In my career, I've jumped companies a number of times - aligned to career opportunity that my Prior employer was not providing, or if counter-offered, not consistent with the benefits of the offer in Hand.

Those benefit are not limited to faster route to achieve a career objective/desire compared to current employer's plan/career IDP Timing - there are others.

In this particular case when the Company is counter-offering and such Counter-offer is not welcomed by the departing employee, the only obiligation of that employee is to express gratitude and communicate early non-receptiveness to continued retntion discussion as a best-behavior practice. Close the door with grace - as one never knows when one may encouter Prior colleagues and bosses again.

Companies can do alot and to the departing employee who is open-minded to a counter-offer, those disucssions are balanced with what the employees knows the next offer will give him or her.

Companies have alot of Retention Tools their sleeves they can Play with, the open-minded departing employee can then start to elucidate those and negotiate well as part of that retention process.

One other Point and it links to what MAP said - if you are the one with an offer, never make an assumption that if you present that to your employer that they will ask you to stay. Have a half-of-a-brain and ask yourself if you're really in spot where an employer wants to Keep you. It could very well be that your Boss and Team want to see you go and happy to wave good bye and possibly Pop open a bottle of champagne when you leave.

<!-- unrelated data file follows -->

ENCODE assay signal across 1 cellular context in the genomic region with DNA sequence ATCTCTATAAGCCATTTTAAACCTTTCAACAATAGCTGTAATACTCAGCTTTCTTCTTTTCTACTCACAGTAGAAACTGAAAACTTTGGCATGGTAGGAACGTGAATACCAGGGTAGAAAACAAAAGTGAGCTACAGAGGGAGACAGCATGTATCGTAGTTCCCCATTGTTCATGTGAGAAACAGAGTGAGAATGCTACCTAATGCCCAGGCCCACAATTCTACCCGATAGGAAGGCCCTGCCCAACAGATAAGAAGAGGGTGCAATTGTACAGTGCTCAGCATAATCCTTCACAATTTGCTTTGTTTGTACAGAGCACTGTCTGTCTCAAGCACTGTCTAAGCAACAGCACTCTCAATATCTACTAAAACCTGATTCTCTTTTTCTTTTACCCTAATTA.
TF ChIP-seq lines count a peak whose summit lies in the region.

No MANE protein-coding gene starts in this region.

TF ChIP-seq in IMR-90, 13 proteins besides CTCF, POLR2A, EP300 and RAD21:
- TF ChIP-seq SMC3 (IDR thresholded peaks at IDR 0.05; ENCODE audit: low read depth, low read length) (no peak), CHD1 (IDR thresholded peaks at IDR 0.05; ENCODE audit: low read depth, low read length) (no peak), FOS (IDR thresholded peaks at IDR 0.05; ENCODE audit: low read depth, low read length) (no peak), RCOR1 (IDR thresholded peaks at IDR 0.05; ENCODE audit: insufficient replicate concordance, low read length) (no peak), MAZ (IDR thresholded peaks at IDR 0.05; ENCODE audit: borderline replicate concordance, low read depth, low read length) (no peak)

Having a Boss or employer wanting to retain you after you've presented witn another offer is earned. It's not a right, so becareful with expectations.

Follow my recommendation in my post above - if you believe if you are of value to your current organization, do it constructively - dont walk into your bosses Office and demand a salary raise because you have another offer. You might find yourself being escorted out the door by security and you desk belongings being mailed to your home.

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Re: Using a job offer to get a promotion or better salary

Postby Dave Jensen » Thu Oct 29, 2015 1:38 pm

MAP wrote:Some in academia, some at more commercial roles. Once I was at a "How to negotiate" workshop and one person asked the presenter, how to ask for a better salary. The presenter said, get a job offer and go with that to your boss. Guy was left very confused


This points out the problem with career advice, and it has affected us for two decades on the forum. There is such a preponderance of different ideas, that it can be confusing. I have a Salary Negotiation workshop as well, and I give completely the opposite advice. The last thing you want to do is to go to a boss and try to blackmail him or her. You may get what you want, but you're being short-sighted because the boss is only taking that knee-jerk reaction because of the position you've put her in, and she'll remember it the first time that layoffs need to be passed out.

Dave